Julio said, "The movie, a documentary on the life of penguins, lasted nearly two hours."

"I've wanted to see that movie since it was released," replied Kailyn.

An appositive is a noun, pronoun, or modifying phrase which explains or identifies the noun or pronoun beside it in a sentence. If the noun being explained is too general without the appositive, a comma is not used because the information is essential to the meaning of the sentence. However, if the meaning of the sentence is clear without the appositive, commas are needed before and after the appositive. Consider the following examples:

A top expert in his field, Professor Johansen is often asked to speak at national conferences.

Nicholas the captain of the chess team is not the same person as Nicholas the captain of the wrestling team.

A compound sentence includes two independent clauses which are joined by a conjunction, such as and, but, or, nor, for, or yet. In a compound sentence, a comma is used between the first independent clause and the conjunction. However, a comma is not used between compound predicates. Consider the following:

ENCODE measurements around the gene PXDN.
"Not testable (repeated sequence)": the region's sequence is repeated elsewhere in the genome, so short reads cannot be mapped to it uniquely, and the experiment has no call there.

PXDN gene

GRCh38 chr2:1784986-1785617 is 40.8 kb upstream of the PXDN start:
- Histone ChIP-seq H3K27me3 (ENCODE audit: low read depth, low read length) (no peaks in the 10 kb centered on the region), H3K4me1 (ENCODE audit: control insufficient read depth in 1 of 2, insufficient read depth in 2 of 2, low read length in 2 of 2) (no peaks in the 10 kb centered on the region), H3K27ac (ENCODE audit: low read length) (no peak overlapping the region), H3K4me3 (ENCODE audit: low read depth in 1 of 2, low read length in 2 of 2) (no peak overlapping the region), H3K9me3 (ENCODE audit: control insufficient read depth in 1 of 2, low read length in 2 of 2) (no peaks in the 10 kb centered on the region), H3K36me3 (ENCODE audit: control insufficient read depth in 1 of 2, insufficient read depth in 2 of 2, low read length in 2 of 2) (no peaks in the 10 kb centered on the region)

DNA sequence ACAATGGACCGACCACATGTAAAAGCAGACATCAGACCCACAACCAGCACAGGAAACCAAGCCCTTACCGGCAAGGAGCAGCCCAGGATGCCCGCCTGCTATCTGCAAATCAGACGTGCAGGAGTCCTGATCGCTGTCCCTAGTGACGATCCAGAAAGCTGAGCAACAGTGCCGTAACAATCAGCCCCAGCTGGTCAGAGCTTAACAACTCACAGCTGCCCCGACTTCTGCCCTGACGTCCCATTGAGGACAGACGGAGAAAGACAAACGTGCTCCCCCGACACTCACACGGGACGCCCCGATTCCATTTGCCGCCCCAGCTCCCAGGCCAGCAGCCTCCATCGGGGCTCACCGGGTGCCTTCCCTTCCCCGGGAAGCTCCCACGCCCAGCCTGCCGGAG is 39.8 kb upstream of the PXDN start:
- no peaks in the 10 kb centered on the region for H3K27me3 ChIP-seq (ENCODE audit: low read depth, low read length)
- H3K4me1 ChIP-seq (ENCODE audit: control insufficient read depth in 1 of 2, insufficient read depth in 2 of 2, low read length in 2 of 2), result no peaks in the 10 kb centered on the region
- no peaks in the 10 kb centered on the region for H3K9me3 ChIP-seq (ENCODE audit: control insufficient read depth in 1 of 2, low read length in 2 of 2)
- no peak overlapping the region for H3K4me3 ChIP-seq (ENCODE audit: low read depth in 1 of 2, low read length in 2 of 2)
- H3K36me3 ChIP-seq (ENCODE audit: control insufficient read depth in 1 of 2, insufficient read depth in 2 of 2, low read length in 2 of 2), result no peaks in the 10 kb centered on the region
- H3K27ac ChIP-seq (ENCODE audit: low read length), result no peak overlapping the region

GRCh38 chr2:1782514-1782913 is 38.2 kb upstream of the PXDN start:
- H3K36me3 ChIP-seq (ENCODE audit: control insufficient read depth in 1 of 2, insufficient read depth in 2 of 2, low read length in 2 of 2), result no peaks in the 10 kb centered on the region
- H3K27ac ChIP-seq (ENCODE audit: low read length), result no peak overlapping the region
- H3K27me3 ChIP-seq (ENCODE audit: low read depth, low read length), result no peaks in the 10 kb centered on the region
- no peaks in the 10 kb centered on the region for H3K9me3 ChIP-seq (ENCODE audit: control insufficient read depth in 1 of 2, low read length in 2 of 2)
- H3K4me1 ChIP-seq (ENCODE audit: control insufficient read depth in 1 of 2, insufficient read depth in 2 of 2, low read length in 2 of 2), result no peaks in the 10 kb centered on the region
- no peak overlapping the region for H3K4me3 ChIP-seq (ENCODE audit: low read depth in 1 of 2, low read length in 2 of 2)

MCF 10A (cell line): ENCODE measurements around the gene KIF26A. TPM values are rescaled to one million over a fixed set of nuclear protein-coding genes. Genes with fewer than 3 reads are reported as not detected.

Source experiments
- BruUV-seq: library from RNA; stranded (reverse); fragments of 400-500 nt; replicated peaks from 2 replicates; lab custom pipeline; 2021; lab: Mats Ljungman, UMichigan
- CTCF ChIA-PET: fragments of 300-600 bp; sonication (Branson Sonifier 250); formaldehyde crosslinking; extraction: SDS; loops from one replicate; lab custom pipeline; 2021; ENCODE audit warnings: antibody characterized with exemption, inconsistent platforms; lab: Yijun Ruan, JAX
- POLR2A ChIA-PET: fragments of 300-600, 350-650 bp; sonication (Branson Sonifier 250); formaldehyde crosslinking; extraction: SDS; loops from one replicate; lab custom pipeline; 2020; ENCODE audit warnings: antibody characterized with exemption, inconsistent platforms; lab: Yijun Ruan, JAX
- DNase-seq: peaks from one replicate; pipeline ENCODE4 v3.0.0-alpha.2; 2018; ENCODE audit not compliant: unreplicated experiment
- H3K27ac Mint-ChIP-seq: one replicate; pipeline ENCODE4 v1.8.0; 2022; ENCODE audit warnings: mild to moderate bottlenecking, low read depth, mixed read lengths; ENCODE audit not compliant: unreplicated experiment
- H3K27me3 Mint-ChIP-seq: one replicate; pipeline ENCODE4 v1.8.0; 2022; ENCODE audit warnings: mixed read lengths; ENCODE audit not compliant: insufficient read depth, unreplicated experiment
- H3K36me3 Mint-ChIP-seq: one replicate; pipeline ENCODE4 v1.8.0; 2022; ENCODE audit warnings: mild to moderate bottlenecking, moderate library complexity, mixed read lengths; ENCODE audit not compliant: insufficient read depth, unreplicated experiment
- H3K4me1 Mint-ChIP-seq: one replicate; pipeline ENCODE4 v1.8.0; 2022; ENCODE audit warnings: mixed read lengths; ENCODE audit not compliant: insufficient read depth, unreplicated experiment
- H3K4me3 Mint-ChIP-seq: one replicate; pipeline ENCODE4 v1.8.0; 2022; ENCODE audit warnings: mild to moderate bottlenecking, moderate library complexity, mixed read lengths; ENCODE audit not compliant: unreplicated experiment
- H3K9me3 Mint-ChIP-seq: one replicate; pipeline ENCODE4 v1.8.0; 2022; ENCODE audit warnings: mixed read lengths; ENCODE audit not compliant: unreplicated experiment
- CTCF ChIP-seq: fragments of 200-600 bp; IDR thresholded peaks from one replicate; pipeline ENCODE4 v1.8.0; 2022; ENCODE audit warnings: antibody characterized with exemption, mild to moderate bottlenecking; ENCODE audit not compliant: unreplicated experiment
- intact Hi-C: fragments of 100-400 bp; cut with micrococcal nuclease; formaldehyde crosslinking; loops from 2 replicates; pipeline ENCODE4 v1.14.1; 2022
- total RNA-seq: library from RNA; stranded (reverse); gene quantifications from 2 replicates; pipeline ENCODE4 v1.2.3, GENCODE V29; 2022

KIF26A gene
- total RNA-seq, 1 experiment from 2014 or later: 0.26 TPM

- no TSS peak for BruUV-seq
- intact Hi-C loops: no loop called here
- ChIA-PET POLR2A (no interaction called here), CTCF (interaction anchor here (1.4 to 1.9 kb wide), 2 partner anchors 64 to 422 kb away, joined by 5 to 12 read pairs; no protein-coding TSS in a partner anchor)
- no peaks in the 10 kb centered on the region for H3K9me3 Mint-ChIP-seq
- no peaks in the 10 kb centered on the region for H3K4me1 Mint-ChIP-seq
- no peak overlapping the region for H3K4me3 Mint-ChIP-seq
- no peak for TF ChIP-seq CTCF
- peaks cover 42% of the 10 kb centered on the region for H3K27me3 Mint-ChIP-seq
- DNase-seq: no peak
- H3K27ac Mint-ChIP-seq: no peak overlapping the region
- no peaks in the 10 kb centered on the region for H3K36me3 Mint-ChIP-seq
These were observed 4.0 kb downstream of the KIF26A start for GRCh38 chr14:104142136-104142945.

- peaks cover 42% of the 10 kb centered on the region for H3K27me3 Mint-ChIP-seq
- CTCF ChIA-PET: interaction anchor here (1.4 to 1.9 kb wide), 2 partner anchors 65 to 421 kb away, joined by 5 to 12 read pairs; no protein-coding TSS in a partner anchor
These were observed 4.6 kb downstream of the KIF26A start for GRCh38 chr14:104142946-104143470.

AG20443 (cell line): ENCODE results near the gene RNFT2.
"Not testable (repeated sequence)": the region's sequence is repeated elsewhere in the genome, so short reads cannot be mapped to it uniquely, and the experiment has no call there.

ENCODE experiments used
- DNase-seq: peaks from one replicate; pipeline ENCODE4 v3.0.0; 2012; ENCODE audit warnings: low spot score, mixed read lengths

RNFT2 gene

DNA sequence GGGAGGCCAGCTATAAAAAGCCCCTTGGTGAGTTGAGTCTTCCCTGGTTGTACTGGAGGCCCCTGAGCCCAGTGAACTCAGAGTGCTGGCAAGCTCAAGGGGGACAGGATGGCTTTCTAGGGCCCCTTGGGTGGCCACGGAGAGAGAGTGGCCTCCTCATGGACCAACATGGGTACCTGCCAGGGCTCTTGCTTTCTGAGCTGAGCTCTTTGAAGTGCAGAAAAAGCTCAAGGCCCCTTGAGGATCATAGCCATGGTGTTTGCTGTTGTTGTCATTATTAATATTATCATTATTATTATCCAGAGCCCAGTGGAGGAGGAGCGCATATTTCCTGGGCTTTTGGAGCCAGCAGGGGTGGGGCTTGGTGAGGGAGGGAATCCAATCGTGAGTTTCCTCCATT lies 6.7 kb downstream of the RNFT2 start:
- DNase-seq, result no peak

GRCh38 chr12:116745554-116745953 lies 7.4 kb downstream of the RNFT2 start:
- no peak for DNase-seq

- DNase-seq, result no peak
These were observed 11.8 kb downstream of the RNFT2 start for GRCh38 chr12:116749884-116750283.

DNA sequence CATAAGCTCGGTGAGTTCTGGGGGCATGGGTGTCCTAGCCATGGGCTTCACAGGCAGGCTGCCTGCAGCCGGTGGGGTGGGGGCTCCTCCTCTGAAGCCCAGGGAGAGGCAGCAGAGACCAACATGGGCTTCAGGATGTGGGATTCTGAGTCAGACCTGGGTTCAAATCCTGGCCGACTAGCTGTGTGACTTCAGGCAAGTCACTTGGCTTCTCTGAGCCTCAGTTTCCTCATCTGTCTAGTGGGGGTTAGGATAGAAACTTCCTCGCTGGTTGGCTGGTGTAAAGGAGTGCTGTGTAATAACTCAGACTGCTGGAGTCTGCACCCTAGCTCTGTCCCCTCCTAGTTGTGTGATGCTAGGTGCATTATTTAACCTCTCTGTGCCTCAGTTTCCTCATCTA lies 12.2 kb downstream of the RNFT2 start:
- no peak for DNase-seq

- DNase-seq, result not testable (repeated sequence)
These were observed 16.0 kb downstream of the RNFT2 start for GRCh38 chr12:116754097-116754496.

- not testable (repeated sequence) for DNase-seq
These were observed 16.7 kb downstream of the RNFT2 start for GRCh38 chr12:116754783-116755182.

Springfield is the capital of Illinois, and it is the home of Abraham Lincoln.

The frozen surface of the lake began to thaw and became dangerous for ice skaters.

The first example is a compound sentence because it contains two independent clauses. The second example has a compound predicate, or two verbs, but is not a compound sentence since it does not contain two independent clauses.

Sometimes, two independent clauses are joined by a conjunctive adverb, such as however or on the other hand. When this happens, a semicolon or a period is used to separate the clauses, not a comma. A conjunctive adverb is followed by a comma when it begins an independent clause, and it is set off by commas on either side when used in the middle of a sentence. Consider the following:

My grandfather's car won't start this morning; however, it is still under warranty.

My dad's car, on the other hand, no longer has a warranty.

In order to use commas effectively, it is important to recognize the following conjunctive adverbs:

Some complex sentences include a dependent clause and an independent clause. When the dependent clause comes first, it is followed by a comma. When the independent clause comes first, a comma is not needed. Consider the following:

Because it was so hot outside, Adrienne only stayed at the beach for a short time.

Adrienne only stayed at the beach for a short time because it was so hot outside.